INDIANAPOLIS (AP): Local school leaders across Indiana are lining up against a Republican-backed school funding plan over concerns it would give private schools a big financial boost at the detriment of traditional public schools.
Projected to cost $144 million, the voucher expansion and a new program allowing parents to directly spend state money on their child’s education expenses would siphon more than one-third of the proposed state funding hike for Indiana schools.
In response, at least 65 public school boards have passed formal resolutions against the proposed legislation through a campaign organized by the Indiana School Boards Association. Terry Spradlin, the association’s executive director, said that more than a third of the state’s 289 school districts are expected to adopt resolutions before legislators finalize the budget next month.
“Folks are speaking up and speaking out locally and that’s what we’re encouraging them to do,” he said. “We’re arguing that now’s not the time for additional expansion. We want public funds to fund public schools. We want them to support public education and have the dollars follow the child.”
In addition to urban school districts around Indianapolis, Fort Wayne, and Evansville, dozens of smaller school corporations have also signaled their dissent.
In what’s believed to be the first and largest meeting of its kind in Indiana, members of eight school boards in rural northern Indiana gathered last week to each pass respective resolutions. Five other school boards sent representatives or administrators to the meeting, though they did not hold votes.
“Some may ask, ‘Why are we meeting on these bills when many of us don’t have private or charter schools in our districts, or even close to our districts?’” North White Superintendent Nick Eccles said during last week’s meeting. “My response is simple: Any of us can have a charter or private school move into our districts at any time, which can greatly cripple our budgets.”
Thirty-three of Indiana’s 92 counties do not have a voucher program option, and another 31 counties only have one private school taking part in the program, Spradlin said. Nearly all of those students are instead educated through public schools, meaning “those dollars should come back home and support our kids,” he said.
“Increasing the funds for those programs from … that’s taking away and diverting money that could go to our schools, our students, our families, our constituents, and our communities,” Spradlin said. “We can tinker around the edges with these fringe programs that educate a few, and a small percentage of children, or we can invest in our public education system with 1 million of our citizens enrolled in those schools.”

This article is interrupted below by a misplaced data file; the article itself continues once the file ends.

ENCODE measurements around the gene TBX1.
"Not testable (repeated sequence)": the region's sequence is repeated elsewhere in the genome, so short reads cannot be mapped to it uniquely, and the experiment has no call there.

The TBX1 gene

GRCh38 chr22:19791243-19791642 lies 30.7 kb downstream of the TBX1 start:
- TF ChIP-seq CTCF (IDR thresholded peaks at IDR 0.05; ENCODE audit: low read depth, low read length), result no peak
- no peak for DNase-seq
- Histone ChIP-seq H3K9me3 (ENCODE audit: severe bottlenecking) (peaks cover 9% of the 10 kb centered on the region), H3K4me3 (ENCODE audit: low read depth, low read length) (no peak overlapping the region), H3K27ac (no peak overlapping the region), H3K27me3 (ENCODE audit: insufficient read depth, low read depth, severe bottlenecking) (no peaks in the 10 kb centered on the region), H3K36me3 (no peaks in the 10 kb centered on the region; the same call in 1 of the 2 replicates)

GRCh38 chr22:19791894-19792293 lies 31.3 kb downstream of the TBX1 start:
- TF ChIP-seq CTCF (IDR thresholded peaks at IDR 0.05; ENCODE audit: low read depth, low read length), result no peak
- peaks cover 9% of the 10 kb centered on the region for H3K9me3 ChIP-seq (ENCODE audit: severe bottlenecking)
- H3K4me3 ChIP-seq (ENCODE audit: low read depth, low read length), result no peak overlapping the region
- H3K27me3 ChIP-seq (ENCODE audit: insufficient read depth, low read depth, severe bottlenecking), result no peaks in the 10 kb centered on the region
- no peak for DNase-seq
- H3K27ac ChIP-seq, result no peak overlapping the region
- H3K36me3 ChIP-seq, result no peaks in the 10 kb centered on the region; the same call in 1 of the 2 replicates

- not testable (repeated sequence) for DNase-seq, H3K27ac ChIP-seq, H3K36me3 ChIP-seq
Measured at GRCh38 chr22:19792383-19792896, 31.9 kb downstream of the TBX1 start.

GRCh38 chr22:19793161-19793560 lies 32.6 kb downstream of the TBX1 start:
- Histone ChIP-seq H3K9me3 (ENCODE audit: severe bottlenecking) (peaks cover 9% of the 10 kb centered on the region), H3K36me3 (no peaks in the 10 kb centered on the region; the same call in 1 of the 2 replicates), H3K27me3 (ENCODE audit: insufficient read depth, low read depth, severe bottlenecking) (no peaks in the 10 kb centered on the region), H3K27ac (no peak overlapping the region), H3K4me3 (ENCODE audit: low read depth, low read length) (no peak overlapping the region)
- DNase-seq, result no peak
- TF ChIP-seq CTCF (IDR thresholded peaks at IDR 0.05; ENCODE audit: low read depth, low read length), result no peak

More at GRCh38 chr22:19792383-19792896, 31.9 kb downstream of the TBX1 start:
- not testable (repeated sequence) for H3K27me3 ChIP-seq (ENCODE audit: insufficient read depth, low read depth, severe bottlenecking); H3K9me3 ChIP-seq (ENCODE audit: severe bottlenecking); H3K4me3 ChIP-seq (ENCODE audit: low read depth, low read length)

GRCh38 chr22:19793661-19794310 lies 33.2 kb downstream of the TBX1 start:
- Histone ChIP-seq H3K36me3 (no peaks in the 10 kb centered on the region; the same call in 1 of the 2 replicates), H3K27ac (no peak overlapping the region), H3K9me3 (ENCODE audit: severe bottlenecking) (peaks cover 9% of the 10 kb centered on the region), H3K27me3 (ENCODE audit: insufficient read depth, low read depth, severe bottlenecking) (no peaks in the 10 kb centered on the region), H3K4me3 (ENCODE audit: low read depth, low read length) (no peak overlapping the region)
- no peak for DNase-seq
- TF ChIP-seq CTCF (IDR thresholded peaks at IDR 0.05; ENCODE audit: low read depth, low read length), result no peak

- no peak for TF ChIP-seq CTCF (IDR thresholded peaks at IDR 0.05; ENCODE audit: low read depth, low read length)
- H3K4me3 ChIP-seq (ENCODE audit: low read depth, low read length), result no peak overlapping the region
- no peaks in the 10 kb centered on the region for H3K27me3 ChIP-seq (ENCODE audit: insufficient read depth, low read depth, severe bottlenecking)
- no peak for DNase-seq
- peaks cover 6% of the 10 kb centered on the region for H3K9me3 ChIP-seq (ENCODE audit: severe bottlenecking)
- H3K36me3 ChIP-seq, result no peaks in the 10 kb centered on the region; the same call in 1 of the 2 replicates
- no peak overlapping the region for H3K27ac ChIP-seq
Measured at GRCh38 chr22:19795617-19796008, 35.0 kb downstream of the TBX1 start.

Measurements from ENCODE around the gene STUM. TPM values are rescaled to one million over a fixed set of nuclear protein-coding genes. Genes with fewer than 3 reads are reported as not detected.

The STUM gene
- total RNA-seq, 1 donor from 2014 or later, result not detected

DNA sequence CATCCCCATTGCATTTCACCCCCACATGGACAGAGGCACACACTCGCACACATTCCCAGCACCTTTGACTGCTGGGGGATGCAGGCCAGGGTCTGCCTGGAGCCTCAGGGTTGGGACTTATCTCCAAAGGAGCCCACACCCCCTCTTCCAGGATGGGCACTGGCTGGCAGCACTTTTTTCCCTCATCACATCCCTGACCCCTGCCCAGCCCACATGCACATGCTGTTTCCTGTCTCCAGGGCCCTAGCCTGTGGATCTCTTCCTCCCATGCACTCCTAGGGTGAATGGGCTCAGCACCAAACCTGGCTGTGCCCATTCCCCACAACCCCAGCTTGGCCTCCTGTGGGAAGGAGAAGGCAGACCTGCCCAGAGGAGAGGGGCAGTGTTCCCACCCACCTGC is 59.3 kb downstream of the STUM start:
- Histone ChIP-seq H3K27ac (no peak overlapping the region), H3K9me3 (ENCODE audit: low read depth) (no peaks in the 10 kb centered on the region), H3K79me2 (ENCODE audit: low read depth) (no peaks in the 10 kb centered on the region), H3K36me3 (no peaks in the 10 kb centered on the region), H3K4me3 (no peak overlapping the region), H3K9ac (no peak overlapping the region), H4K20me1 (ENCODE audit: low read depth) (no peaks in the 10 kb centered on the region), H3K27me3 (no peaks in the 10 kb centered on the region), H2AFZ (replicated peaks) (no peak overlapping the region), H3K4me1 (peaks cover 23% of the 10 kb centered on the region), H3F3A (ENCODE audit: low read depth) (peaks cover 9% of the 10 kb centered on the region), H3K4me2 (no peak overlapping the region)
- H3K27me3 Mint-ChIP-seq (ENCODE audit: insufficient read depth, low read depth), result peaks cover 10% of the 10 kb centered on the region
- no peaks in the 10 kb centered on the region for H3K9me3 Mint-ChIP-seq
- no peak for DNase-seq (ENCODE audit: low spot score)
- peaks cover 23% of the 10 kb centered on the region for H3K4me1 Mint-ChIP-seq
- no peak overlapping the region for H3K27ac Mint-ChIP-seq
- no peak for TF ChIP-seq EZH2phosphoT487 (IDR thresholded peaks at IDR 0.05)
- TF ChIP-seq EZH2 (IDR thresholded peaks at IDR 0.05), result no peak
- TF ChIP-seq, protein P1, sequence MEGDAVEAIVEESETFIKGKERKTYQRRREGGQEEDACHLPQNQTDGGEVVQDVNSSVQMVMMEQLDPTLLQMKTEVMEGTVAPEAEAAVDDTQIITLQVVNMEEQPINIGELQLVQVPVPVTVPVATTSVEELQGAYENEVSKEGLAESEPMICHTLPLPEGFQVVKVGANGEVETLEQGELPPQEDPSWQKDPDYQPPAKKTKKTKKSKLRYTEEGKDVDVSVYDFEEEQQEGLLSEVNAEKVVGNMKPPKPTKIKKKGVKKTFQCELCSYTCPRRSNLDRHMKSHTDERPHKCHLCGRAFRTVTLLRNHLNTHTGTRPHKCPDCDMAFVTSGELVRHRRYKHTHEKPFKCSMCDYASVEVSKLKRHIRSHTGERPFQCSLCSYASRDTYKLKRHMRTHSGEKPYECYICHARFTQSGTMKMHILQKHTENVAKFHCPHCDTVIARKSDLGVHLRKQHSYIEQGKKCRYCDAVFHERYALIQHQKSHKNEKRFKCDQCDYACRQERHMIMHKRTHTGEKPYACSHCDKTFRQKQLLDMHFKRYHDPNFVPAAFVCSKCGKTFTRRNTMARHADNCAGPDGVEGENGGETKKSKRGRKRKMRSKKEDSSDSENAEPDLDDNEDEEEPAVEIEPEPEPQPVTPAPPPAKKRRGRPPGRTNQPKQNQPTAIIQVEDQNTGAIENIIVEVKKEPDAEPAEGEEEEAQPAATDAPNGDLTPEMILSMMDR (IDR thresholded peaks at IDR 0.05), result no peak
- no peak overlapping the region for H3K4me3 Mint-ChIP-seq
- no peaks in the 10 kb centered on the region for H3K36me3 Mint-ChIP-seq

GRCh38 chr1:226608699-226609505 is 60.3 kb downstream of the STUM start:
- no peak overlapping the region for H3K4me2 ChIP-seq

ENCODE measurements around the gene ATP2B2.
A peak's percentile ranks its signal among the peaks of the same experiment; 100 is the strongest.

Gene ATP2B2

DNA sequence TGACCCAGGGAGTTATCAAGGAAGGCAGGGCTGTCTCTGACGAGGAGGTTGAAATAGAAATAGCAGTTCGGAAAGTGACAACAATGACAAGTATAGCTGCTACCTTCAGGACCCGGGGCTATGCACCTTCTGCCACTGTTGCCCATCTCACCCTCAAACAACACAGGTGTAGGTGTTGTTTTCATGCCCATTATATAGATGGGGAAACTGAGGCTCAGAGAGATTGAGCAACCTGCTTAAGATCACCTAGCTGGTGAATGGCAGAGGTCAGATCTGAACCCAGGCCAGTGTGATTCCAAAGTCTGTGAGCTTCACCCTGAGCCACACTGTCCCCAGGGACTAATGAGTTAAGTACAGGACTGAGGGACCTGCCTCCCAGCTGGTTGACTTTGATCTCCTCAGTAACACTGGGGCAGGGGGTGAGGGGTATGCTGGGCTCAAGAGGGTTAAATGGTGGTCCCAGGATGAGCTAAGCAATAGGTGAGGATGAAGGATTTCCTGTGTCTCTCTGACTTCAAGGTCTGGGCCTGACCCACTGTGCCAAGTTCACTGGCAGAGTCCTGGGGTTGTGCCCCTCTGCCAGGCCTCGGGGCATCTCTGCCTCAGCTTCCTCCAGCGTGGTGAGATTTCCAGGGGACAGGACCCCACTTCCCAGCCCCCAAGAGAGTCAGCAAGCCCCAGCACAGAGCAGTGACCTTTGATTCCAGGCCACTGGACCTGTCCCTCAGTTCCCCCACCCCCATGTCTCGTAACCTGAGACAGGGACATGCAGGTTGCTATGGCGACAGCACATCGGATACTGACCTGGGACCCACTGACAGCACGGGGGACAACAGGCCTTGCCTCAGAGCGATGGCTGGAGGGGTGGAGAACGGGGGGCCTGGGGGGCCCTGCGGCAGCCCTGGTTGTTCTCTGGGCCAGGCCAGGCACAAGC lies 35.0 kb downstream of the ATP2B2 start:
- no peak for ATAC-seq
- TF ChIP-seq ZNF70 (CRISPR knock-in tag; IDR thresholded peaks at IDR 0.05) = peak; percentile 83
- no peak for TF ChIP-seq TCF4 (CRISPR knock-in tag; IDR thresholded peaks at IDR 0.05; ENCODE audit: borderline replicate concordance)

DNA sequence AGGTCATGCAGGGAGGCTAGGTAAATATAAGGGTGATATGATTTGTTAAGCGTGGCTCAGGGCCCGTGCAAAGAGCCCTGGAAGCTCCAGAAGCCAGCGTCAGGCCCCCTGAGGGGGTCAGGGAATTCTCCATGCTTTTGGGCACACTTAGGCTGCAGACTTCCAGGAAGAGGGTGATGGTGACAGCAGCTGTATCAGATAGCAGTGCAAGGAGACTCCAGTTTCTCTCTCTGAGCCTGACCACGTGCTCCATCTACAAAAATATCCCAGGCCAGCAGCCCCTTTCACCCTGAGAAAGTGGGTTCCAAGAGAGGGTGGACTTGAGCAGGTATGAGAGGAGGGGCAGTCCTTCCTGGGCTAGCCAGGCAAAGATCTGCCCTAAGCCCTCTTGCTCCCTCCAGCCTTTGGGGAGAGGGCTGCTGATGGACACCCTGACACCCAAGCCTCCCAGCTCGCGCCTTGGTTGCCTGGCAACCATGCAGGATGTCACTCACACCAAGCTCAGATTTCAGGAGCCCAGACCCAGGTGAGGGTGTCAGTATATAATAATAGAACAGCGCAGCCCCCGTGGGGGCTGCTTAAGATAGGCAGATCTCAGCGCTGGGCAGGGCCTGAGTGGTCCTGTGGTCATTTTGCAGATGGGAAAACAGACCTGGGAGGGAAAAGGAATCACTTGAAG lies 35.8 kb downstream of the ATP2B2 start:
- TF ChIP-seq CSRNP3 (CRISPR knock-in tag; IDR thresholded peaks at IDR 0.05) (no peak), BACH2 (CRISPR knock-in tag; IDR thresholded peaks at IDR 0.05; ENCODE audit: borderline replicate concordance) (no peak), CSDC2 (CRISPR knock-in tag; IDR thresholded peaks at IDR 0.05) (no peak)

Republicans who dominated the Legislature say their proposal gives parents more choices over how to educate their children, while Democrats and other opponents argue that it further drains funding from traditional school districts while they are struggling to find ways to boost the state’s lagging teacher pay.
The debate comes as the state Senate is considering both the state budget plan and school voucher expansion bill approved by the House last month.
The House budget plan would increase the base funding for K-12 schools by 1.25% during the first year and 2.5% in the second year of the new budget that would start in July. That would mean about $378 million more for total school funding over the two years — with about $125 million possibly going to additional voucher costs and $19 million to the new family spending account program.
The voucher plan approved by the House would raise income eligibility for a family of four from the current roughly $96,000 a year to about $145,000 in 2022. It also would allow all those students to receive the full voucher amount, rather than the current tiered system that limits full vouchers to such families with incomes of about $48,000.
The new program dubbed education savings accounts providing grants to parents of children with special needs to spend on their education. Students in foster care, as well as some whose parents are serving in the military or are veterans, would also for the stipends. Parents could choose to use the money to pay for tuition, or for other education expenses like tutoring, therapy, or technological devices.
The voucher program changes are projected to boost participation by some 12,000 students, or about one-third, over the next two years from the current enrollment of some 37,000 students. About 1 million students attend traditional public schools in the state.
“Without high-quality public schools, our democracy is going to crumble,” said J.T. Coopman, executive director of the Indiana Association of Public School Superintendents. “Ninety-two-percent of the kids in Indiana attend public schools. Why are we diverting money away from the majority of kids?”